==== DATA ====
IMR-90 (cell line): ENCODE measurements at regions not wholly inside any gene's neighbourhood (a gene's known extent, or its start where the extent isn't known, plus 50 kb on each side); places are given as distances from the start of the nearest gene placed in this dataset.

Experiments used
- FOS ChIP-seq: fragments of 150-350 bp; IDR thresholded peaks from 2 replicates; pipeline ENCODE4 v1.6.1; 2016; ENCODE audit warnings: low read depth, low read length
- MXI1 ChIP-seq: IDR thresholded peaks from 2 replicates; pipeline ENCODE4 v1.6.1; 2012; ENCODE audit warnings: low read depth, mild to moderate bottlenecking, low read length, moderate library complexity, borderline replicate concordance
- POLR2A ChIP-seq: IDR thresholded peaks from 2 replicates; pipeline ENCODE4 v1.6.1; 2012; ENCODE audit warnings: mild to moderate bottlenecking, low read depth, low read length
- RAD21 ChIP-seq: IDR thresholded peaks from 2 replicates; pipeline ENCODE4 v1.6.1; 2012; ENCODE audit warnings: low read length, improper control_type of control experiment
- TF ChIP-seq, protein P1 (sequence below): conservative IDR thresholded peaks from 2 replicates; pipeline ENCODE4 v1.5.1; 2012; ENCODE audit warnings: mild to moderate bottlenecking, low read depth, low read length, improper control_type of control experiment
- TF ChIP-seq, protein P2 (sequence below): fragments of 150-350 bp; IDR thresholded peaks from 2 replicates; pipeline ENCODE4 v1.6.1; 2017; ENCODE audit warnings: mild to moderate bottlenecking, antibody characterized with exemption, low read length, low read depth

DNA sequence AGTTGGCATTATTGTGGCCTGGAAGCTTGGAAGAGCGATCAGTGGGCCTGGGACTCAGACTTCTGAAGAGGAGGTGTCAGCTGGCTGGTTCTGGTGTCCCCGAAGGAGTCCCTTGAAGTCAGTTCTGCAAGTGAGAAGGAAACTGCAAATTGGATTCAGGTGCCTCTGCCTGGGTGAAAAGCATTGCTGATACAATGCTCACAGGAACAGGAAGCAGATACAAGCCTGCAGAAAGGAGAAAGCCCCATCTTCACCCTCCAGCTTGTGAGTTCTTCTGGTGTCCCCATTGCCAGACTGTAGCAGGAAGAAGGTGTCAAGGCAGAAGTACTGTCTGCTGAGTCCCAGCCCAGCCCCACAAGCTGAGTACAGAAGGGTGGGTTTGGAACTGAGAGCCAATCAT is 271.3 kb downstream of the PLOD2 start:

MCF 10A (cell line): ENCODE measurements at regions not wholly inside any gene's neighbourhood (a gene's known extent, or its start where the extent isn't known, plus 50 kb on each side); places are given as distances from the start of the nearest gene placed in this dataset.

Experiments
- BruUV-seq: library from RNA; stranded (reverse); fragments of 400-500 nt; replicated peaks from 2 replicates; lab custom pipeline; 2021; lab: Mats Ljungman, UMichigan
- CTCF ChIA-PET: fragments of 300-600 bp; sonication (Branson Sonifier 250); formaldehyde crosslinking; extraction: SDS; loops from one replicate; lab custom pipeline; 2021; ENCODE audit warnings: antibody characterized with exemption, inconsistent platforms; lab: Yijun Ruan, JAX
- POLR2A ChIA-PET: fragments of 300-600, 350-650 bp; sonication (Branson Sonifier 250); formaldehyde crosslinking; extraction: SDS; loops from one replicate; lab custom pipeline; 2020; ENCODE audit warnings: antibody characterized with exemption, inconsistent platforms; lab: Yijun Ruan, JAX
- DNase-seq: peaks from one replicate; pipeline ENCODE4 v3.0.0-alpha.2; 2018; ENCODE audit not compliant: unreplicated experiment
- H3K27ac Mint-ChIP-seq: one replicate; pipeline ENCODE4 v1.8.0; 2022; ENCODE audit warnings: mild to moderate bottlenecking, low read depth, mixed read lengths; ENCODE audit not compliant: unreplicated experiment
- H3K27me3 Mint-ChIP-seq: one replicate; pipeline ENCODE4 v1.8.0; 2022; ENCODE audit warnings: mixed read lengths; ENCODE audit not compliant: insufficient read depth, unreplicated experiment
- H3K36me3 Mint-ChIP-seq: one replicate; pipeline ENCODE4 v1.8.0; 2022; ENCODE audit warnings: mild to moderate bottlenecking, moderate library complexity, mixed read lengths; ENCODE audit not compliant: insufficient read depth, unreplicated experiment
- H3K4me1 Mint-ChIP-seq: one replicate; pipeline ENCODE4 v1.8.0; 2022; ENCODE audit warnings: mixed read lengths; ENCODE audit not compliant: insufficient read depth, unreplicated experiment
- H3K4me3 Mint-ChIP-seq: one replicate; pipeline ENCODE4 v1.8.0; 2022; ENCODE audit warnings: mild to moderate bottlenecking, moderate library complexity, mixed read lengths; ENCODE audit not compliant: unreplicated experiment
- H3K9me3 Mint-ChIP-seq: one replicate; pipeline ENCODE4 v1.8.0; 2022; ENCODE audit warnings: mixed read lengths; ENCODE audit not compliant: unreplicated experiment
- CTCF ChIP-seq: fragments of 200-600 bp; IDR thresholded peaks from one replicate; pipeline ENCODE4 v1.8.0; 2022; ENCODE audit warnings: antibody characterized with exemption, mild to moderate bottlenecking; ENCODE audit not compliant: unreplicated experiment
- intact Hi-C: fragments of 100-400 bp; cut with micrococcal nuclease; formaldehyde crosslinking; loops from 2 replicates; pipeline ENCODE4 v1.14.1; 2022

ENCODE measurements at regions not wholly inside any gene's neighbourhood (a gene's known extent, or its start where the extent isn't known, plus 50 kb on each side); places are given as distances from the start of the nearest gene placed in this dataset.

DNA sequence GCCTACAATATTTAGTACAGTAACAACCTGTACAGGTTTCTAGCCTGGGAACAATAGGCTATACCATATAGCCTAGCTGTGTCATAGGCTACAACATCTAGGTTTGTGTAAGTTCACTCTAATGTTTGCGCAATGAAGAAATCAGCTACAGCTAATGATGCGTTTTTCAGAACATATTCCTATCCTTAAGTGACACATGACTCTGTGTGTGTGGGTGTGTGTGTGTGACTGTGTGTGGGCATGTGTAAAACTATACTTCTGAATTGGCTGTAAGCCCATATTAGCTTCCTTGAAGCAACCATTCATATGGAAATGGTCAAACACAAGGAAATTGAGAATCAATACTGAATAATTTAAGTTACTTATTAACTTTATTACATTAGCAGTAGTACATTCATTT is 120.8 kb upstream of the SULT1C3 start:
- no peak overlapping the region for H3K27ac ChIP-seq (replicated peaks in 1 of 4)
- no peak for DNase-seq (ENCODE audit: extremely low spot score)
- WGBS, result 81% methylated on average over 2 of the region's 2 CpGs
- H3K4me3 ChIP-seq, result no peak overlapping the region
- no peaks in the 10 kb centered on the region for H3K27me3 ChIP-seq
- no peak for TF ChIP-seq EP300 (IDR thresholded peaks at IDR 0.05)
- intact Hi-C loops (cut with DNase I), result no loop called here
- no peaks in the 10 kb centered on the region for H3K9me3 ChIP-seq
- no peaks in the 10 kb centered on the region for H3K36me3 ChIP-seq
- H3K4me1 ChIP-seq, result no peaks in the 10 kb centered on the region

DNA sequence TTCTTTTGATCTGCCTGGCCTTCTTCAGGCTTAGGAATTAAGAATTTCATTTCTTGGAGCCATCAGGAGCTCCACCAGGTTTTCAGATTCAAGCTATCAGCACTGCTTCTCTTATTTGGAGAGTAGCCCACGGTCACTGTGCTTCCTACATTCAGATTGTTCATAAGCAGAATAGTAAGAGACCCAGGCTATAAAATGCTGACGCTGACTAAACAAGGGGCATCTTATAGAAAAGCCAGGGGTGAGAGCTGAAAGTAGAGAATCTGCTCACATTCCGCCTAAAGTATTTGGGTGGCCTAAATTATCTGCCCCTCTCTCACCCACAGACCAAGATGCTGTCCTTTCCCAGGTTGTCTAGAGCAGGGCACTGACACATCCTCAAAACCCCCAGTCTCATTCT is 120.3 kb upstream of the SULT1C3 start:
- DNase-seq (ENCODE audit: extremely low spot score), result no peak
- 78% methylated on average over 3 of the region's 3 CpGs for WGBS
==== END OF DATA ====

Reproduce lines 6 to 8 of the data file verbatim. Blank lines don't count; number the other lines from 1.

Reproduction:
- RAD21 ChIP-seq: IDR thresholded peaks from 2 replicates; pipeline ENCODE4 v1.6.1; 2012; ENCODE audit warnings: low read length, improper control_type of control experiment
- TF ChIP-seq, protein P1 (sequence below): conservative IDR thresholded peaks from 2 replicates; pipeline ENCODE4 v1.5.1; 2012; ENCODE audit warnings: mild to moderate bottlenecking, low read depth, low read length, improper control_type of control experiment
- TF ChIP-seq, protein P2 (sequence below): fragments of 150-350 bp; IDR thresholded peaks from 2 replicates; pipeline ENCODE4 v1.6.1; 2017; ENCODE audit warnings: mild to moderate bottlenecking, antibody characterized with exemption, low read length, low read depth